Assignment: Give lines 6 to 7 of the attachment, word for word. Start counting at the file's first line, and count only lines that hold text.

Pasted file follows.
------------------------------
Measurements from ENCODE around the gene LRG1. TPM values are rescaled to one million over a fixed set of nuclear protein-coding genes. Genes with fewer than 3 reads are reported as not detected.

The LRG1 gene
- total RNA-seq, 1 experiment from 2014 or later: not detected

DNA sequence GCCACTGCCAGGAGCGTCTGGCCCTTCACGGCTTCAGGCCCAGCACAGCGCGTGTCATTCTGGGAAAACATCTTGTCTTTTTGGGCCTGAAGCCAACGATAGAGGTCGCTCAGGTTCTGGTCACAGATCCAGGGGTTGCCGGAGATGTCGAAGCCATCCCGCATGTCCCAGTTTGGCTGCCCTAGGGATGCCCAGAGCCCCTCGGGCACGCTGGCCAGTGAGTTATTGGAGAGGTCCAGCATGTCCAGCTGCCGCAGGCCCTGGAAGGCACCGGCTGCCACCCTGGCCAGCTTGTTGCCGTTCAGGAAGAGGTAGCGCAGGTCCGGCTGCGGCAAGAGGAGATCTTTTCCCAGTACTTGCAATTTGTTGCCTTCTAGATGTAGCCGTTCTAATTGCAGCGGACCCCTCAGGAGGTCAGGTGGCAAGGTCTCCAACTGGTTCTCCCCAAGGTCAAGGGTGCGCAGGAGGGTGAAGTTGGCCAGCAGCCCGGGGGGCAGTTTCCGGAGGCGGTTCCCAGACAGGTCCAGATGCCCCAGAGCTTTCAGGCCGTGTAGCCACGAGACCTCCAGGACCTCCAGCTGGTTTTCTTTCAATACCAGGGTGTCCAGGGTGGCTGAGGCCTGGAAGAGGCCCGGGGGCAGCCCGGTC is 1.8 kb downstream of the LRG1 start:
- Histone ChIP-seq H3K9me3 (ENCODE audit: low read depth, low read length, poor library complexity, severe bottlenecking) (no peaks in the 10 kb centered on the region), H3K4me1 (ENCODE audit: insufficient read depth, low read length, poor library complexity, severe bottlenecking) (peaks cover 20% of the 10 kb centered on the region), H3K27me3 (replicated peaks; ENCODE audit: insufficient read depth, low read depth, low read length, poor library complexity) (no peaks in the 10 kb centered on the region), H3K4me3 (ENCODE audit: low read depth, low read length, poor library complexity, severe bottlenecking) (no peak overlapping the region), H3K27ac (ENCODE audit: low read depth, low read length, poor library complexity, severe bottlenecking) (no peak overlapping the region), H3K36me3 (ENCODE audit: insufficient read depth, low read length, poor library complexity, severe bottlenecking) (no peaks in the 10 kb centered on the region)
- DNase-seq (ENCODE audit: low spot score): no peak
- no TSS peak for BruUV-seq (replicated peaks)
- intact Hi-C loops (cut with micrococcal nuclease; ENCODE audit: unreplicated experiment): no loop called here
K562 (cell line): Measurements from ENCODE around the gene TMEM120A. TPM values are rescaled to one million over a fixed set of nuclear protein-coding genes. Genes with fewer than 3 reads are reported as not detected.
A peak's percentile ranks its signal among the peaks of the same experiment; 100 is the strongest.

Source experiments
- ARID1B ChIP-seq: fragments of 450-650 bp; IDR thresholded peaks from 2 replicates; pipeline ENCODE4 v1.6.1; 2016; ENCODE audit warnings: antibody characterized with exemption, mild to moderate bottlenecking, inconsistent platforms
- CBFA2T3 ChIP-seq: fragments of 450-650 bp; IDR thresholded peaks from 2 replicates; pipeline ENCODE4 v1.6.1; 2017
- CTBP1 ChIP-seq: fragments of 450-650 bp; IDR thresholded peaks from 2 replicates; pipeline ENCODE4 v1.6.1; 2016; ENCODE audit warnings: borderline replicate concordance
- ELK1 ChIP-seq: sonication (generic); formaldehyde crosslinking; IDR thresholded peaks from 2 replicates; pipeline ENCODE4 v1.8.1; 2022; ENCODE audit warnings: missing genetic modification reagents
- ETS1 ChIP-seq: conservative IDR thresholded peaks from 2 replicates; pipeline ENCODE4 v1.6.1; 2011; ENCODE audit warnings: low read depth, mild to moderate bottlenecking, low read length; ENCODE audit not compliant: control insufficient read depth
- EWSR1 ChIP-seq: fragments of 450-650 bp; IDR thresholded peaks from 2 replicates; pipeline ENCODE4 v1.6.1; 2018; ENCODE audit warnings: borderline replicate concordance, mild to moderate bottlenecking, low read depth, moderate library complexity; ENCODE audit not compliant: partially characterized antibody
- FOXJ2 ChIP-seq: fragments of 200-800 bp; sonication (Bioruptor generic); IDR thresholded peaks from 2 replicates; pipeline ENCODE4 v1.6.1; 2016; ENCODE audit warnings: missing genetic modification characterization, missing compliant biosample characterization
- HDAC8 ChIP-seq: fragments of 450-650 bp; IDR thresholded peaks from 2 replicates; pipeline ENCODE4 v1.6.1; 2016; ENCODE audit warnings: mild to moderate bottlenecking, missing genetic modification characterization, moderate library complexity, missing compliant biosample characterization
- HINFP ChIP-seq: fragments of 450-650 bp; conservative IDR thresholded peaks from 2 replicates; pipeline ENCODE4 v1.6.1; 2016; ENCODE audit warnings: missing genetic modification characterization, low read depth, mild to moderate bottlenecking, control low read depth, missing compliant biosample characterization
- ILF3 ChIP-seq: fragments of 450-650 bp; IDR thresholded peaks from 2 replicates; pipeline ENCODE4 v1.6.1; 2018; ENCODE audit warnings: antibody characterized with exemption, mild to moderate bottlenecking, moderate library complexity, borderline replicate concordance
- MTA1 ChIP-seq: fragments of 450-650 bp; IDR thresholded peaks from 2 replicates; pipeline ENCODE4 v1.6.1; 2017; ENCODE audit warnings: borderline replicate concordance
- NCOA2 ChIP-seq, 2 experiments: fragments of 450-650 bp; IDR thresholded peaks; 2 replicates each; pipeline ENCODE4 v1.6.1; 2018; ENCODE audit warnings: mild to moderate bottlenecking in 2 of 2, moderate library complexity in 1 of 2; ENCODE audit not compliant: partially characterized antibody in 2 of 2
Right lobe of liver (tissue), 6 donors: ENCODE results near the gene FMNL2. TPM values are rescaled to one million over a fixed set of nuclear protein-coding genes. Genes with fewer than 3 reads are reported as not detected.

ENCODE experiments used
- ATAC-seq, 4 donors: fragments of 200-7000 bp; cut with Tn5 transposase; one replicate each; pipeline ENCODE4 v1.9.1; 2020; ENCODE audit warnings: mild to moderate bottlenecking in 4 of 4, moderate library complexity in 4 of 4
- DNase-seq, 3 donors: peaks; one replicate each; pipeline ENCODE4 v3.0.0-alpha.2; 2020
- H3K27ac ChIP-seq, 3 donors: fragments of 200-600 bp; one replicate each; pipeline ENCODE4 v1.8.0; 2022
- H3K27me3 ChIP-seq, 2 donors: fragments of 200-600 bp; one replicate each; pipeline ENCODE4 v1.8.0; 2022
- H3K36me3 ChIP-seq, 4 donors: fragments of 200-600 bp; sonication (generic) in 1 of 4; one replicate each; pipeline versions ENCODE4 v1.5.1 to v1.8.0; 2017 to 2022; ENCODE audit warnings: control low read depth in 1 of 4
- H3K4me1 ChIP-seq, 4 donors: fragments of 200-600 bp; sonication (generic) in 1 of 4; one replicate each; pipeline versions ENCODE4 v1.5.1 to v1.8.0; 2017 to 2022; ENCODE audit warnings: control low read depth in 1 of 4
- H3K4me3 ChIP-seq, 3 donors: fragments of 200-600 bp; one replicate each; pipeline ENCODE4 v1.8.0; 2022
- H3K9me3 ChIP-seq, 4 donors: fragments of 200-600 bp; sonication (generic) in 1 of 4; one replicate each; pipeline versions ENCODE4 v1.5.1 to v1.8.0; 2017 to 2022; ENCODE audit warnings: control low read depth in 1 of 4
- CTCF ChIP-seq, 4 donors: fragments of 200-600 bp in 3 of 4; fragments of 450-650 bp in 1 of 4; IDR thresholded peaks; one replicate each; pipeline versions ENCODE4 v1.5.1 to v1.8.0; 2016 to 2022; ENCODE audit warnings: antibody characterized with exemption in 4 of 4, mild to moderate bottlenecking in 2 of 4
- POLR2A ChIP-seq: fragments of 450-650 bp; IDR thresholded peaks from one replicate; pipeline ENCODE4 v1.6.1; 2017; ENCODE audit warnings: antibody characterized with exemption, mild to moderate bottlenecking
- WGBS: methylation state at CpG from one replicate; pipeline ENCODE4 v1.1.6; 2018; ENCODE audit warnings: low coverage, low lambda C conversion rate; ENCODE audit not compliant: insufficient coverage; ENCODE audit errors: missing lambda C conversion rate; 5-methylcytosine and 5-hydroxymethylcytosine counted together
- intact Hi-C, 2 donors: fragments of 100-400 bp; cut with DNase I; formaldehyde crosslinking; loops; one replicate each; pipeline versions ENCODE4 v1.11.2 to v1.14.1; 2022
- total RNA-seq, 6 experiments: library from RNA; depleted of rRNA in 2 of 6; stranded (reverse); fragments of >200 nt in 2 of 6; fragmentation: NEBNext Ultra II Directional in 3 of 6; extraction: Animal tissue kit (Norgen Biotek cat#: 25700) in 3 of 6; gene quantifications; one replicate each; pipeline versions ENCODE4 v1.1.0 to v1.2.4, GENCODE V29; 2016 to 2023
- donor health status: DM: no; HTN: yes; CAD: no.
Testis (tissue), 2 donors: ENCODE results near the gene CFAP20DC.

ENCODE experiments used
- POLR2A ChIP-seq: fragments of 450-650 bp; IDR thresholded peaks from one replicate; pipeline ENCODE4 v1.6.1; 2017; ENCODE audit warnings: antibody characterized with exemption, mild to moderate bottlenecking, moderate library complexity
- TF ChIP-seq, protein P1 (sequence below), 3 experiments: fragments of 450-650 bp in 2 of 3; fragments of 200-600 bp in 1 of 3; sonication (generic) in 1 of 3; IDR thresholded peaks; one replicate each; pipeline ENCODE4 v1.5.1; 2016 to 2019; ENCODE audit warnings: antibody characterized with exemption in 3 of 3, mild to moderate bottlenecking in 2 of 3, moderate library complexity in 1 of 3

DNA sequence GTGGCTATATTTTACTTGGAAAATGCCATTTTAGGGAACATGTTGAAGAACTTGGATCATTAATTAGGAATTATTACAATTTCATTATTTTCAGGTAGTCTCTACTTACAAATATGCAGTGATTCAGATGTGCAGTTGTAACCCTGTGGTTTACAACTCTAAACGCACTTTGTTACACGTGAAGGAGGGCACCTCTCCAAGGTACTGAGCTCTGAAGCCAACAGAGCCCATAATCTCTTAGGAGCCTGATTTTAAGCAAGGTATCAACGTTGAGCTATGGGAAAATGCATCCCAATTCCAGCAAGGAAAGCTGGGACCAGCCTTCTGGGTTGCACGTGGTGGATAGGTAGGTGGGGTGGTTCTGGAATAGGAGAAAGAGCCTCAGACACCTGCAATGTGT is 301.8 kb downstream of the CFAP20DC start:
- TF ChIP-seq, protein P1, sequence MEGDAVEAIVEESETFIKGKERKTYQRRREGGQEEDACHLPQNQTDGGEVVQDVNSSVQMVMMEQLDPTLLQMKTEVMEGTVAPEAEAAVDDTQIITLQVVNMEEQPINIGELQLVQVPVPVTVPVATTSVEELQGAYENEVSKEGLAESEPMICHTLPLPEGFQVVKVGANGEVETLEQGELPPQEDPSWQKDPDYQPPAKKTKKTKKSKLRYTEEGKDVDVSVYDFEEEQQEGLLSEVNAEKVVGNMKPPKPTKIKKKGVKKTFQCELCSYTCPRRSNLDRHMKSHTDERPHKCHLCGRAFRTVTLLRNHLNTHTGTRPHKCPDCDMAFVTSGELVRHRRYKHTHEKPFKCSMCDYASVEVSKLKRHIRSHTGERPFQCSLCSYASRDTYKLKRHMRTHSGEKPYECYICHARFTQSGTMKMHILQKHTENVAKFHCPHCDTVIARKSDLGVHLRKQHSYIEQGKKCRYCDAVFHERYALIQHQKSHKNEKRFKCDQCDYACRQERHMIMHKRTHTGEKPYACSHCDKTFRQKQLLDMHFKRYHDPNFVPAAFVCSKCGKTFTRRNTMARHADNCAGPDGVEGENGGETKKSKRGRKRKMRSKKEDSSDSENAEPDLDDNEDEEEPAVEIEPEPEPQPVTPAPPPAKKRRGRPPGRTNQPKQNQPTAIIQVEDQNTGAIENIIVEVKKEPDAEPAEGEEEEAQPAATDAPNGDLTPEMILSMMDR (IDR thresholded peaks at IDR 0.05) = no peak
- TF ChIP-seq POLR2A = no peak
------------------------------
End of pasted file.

- DNase-seq (ENCODE audit: low spot score): no peak
- no TSS peak for BruUV-seq (replicated peaks)